The FSM slayer turns to essentialism:
If, like Aristotle, you treat all flesh-and-blood rabbits as imperfect approximations to an ideal Platonic rabbit, it won’t occur to you that rabbits might have evolved from a non-rabbit ancestor, and might evolve into a non-rabbit descendant. If you think, following the dictionary definition of essentialism, that the essence of rabbitness is “prior to” the existence of rabbits (whatever “prior to” might mean, and that’s a nonsense in itself) evolution is not an idea that will spring readily to your mind, and you may resist when somebody else suggests it.
Paleontologists will argue passionately about whether a particular fossil is, say, Australopithecus or Homo. But any evolutionist knows there must have existed individuals who were exactly intermediate. It’s essentialist folly to insist on the necessity of shoehorning your fossil into one genus or the other. There never was an Australopithecus mother who gave birth to a Homo child, for every child ever born belonged to the same species as its mother. The whole system of labeling species with discontinuous names is geared to a time slice, the present, in which ancestors have been conveniently expunged from our awareness (and “ring species” tactfully ignored).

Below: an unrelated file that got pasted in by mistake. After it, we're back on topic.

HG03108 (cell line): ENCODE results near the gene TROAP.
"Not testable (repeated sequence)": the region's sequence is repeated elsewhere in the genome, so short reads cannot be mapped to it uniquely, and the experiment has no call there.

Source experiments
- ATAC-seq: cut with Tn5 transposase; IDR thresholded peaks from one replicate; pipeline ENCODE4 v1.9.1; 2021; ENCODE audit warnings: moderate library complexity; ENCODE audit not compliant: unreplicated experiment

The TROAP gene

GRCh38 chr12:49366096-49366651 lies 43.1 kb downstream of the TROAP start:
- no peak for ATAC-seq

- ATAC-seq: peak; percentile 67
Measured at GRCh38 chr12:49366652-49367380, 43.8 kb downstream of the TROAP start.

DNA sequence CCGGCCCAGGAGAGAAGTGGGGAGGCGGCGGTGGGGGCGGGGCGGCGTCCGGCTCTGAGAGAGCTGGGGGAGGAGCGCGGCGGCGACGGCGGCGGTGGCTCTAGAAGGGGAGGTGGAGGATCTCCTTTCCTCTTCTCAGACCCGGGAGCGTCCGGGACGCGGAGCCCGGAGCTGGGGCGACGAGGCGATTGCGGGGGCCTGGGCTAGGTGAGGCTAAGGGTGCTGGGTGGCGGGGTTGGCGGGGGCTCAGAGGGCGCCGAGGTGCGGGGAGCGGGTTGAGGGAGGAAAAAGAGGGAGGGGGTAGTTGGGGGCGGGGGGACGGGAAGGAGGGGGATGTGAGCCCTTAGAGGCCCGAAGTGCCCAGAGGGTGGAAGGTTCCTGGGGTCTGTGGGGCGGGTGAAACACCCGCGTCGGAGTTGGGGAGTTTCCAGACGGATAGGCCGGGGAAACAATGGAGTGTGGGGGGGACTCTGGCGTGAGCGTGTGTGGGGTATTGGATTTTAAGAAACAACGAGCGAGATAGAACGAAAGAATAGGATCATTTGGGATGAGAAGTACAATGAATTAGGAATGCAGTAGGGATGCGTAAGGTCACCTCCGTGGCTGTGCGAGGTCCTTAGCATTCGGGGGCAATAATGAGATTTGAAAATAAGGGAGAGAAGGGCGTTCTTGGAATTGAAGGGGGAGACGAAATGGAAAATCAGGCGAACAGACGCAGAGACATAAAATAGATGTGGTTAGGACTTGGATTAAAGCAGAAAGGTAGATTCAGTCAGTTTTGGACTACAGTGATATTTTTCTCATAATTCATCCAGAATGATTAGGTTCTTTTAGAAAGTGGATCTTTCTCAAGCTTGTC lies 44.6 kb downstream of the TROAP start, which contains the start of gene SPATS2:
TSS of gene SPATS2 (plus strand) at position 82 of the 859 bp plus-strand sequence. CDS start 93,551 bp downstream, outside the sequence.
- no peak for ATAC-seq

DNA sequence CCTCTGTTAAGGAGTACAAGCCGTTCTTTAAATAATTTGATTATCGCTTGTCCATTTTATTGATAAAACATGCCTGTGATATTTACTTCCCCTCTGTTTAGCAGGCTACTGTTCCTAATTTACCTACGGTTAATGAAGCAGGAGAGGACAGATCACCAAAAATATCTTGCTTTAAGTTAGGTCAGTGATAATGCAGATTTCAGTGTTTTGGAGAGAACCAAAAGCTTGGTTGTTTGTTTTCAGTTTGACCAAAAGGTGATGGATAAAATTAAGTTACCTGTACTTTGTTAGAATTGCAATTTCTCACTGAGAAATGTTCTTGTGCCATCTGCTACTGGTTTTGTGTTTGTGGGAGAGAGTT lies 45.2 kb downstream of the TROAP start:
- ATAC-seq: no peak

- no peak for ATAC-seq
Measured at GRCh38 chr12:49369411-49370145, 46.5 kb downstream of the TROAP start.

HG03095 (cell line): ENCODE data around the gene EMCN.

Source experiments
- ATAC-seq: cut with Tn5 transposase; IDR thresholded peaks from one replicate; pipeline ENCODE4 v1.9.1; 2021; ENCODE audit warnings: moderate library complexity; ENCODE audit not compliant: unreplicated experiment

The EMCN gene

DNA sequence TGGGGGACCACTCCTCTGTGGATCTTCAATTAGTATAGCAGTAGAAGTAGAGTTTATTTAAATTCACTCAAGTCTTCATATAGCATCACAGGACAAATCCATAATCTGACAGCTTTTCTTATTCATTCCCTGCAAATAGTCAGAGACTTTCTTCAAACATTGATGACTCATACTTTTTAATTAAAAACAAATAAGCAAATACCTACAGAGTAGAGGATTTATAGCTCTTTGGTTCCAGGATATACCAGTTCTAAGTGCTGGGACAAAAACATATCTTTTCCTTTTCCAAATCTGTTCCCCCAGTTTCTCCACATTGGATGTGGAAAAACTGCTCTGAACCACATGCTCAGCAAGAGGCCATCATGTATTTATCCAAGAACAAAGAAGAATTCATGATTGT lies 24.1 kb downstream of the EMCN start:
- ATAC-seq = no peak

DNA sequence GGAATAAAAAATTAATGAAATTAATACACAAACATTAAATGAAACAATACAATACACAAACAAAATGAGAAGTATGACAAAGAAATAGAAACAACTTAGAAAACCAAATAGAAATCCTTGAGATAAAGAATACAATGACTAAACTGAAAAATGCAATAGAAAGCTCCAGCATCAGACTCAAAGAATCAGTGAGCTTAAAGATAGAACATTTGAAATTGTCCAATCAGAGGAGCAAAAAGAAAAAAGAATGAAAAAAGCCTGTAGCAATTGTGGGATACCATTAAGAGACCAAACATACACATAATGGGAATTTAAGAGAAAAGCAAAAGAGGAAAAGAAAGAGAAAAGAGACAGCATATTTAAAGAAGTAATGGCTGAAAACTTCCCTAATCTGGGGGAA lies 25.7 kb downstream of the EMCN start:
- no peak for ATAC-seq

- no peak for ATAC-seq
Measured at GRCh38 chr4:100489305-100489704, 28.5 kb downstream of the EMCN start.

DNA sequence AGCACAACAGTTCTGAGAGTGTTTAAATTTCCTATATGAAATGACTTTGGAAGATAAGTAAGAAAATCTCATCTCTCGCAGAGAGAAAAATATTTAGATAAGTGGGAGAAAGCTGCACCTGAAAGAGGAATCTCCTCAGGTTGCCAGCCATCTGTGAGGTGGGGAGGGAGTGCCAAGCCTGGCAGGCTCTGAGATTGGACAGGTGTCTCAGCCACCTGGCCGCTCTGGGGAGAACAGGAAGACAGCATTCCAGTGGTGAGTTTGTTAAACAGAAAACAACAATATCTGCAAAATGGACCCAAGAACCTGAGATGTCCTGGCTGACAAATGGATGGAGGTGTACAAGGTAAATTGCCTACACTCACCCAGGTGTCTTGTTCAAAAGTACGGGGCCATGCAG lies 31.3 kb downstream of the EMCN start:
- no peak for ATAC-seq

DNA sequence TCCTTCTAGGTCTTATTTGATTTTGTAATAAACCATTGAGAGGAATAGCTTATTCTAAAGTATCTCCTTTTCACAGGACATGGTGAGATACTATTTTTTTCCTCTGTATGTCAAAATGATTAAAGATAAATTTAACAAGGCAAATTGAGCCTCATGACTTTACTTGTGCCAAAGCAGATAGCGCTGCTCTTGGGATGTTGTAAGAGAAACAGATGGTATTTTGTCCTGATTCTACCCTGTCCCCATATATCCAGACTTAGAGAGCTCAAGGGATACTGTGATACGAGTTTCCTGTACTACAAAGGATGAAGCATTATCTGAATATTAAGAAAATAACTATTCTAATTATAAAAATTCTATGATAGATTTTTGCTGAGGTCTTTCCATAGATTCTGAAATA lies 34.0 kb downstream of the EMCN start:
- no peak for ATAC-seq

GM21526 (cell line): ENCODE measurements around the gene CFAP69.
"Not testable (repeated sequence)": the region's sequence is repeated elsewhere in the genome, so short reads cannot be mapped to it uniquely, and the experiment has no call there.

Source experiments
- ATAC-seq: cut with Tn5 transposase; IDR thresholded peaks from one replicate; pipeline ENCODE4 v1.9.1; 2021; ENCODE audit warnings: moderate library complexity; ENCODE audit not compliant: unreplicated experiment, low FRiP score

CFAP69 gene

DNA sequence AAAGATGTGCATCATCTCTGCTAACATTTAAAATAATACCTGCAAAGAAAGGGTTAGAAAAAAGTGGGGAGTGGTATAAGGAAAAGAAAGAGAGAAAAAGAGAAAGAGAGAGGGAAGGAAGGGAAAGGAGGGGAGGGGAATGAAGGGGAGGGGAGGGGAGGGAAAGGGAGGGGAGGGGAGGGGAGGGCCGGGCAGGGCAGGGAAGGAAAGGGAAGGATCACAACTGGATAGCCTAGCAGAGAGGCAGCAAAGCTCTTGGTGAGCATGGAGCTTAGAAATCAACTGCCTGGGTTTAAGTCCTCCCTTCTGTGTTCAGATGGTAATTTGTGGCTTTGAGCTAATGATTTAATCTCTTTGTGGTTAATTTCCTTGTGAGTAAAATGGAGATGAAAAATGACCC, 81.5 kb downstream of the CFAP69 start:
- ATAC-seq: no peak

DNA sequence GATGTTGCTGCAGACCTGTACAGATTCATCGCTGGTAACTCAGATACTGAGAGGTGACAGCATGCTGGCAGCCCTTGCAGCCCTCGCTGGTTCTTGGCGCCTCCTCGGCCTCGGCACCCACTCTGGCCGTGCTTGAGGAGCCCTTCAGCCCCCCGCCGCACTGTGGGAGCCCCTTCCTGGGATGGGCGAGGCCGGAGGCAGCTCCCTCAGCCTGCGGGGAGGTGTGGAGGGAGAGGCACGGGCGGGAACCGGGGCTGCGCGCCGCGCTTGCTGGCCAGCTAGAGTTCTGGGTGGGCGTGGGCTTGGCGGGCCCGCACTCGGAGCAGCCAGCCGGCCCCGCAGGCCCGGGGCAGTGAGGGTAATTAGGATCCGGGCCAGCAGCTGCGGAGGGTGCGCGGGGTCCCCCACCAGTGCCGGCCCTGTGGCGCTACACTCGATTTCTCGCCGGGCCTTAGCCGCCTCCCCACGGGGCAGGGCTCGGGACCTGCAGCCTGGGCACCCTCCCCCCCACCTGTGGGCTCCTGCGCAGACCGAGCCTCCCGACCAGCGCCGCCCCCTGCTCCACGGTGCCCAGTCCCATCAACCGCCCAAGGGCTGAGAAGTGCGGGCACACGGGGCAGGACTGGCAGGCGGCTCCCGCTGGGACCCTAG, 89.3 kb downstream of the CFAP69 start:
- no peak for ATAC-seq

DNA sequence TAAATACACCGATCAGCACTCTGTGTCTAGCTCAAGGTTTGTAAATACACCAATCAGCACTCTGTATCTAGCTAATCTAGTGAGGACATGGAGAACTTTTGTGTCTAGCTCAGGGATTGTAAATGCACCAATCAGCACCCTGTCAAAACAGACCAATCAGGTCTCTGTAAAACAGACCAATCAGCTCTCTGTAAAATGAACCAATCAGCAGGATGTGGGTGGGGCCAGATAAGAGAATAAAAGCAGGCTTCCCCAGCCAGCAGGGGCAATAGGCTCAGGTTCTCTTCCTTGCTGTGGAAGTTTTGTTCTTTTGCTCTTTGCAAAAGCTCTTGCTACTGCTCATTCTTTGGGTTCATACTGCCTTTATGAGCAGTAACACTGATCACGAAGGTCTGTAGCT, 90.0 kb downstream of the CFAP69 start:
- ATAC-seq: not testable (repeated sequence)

Phil Burton-Cartledge wonders if this could mark a new direction for the New Atheist:
Dawkins’ contemplative position sets up an opposition, a rigid distinction between believers of whatever creed, and the godless. Being unbelieving is a matter of personal growth, of intellectual and mental maturity, of possessing reasonable and rational-critical faculties. One might observe that this idealist position lapses into essentialist thinking. It’s not that all religious people are unintelligent, but clearly on some level they’re all stupid, or so the assumption goes.
Regardless of what one thinks of Dawkins, whether one hangs on his every dot and comma or takes a more critical stance, his choice to dump essentialism is an interesting one as binning it means breaking with a component of his own philosophical atheism. Hopefully some fresh, more interesting thinking through of religion and atheism is just around the corner.
In thinking about religion in a non-essentialist fashion, I’ve found myself having to be more nuanced than I once was. I now see more clearly that the forms that religion takes can be as important as the doctrinal content, that there are, yes, varieties of religious experience, and that the distinction between faith as a relationship with doubt as opposed to faith as a relationship with total certainty is a real, if still crude one, and that between a lived faith and a neurotic fundamentalism even more critical to understanding our current world.
If Dawkins’ opposition to essentialism is real, he may begin to accept that treating all religion as the same essential thing is far too crude to add much light, rather than heat, to the conversation. For another nuanced take on the varieties of religious experience in modernity, I highly recommend Ross Douthat’s stimulating blog post here.